The endangered Black-footed ferret belongs to the weasel family and is the only ferret that is native to North America. Domestic ferrets are a different species and of European origin. The Black-footed ferret was once found in the tens of thousands, however, by the 1960s they were almost extinct. Although still endangered, the species is on its way to making a comeback. Concerted efforts over the last thirty years from many federal and state agencies, Native American tribes, private landowners, zoos, and conservation organizations have assisted in the survival of Black-footed ferrets.
Once common across the Great Plains from Alberta, Canada to the southwestern USA, by 1987, the Black-footed ferret in the wild was extinct. Today, following huge conservation efforts, reintroduced populations inhabit eight western states and Chihuahua in Mexico. However, of these, only three: one in Wyoming and two in South Dakota, are considered self-sustaining. These animals are found in the middle or short grass prairies and rolling hills in North America.
This species is active mostly at night, peak hours being around dusk. Ferrets reduce their level of activity in winter, sometimes staying underground for as long as a week. They are a subterranean species that uses abandoned prairie dog burrows for shelter and travel. Black-footed ferrets are solitary, except in the breeding season, with no male participation in raising the young. They are territorial, actively defending their territories against other same-gender competitors. These mammals are considered to be alert, agile, and curious, with a keen sense of sight, hearing and smell. Olfactory communication (defecation and urination) is used to maintain their hierarchies of dominance and to assist in retracing tracks when traveling at night. These are vocal animals that in the wild hiss and chatter when scared or frightened.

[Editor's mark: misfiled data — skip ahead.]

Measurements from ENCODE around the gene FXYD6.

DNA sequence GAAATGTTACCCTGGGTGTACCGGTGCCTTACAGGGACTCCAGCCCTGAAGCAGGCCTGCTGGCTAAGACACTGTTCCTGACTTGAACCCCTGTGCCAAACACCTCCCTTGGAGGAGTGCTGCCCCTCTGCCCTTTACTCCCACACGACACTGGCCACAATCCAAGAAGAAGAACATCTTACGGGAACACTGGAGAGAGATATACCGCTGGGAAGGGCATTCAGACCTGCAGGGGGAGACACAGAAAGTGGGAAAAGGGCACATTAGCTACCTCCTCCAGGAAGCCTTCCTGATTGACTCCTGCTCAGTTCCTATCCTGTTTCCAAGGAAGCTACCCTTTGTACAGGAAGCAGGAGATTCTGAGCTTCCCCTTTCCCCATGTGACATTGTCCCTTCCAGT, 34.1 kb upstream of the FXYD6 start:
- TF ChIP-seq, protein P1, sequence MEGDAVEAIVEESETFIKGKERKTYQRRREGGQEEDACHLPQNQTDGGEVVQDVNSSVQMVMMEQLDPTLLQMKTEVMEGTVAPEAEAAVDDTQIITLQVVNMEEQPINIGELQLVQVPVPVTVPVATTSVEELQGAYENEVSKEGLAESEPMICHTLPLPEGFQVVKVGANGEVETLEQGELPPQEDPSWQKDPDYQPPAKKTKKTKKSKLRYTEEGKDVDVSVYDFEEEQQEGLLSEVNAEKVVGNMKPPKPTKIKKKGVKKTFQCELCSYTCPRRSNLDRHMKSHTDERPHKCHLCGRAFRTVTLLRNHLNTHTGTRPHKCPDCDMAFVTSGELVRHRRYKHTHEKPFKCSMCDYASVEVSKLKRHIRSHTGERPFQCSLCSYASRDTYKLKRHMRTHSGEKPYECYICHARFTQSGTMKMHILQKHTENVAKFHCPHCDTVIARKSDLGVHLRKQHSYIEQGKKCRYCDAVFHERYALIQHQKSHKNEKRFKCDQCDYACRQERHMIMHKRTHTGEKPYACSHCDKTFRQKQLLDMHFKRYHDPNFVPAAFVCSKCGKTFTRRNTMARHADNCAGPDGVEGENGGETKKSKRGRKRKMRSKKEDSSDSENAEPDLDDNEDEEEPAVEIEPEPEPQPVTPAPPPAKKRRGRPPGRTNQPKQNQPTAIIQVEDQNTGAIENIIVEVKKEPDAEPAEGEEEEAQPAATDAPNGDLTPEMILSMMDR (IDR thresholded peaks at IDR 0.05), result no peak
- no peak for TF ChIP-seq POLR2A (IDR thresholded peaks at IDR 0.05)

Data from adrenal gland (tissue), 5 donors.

Black-footed ferrets are thought to be polygynous, based on information collected from skewed sex ratios, sexual dimorphism and home range sizes. This means that one male mates with multiple females. The breeding season usually is during March and April. This species exhibits "delayed implantation," where a fertilized egg does not begin to develop until conditions are right for gestation, the period of gestation lasting 35-45 days. Litters number 1-6 young, the average size being 3-4. Young remain in their burrows for about 6 weeks (42 days) before coming above ground. In July and August (the summer months) females and their offspring stay together; in the autumn they separate, the young ferrets having reached their independence. They become mature when they are one year old.
The Black-footed ferret population fell drastically in the earlier half of the 20th century, mainly due to habitat loss. Currently, habitat loss and introduced disease are key threats to this species. The ferrets are entirely dependent on prairie colonies for shelter, food, and raising young. Without sufficient reintroduction sites and protection against plague, recovery for this species remains difficult.
According to the Defenders of Wildlife resource, there are approximately 300 Black-footed ferrets in total living in the wild, and another 300 ferrets living in captive breeding facilities as of 2016. According to the IUCN Red List, the total Black-footed ferret population size is approximately 500 wild-living (released or wild born) individuals exist in populations in several US states and Mexico. Of these, 206 mature individuals occur in self-sustaining free-living populations. Overall, currently Black-footed ferrets are classified as Endangered (EN) on the IUCN Red List and their numbers today are decreasing.
Black-footed ferrets are important members of the ecosystem, both as predators, mainly of prairie dogs, thus controlling their populations, and as prey for their natural predators.